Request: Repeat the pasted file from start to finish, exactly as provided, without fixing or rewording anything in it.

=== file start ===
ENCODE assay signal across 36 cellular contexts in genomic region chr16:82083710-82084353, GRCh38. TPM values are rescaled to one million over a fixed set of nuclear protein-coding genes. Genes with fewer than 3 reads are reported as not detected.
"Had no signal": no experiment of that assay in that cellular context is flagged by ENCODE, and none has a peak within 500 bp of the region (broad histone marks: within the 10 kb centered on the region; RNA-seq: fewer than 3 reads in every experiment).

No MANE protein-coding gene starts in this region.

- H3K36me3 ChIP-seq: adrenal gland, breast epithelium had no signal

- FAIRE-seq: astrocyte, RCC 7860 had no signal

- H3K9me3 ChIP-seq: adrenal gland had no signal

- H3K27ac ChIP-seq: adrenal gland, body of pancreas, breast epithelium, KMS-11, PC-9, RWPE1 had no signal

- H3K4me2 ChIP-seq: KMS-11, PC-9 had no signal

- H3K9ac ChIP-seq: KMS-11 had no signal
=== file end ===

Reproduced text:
ENCODE assay signal across 36 cellular contexts in genomic region chr16:82083710-82084353, GRCh38. TPM values are rescaled to one million over a fixed set of nuclear protein-coding genes. Genes with fewer than 3 reads are reported as not detected.
"Had no signal": no experiment of that assay in that cellular context is flagged by ENCODE, and none has a peak within 500 bp of the region (broad histone marks: within the 10 kb centered on the region; RNA-seq: fewer than 3 reads in every experiment).

No MANE protein-coding gene starts in this region.

- H3K36me3 ChIP-seq: adrenal gland, breast epithelium had no signal

- FAIRE-seq: astrocyte, RCC 7860 had no signal

- H3K9me3 ChIP-seq: adrenal gland had no signal

- H3K27ac ChIP-seq: adrenal gland, body of pancreas, breast epithelium, KMS-11, PC-9, RWPE1 had no signal

- H3K4me2 ChIP-seq: KMS-11, PC-9 had no signal

- H3K9ac ChIP-seq: KMS-11 had no signal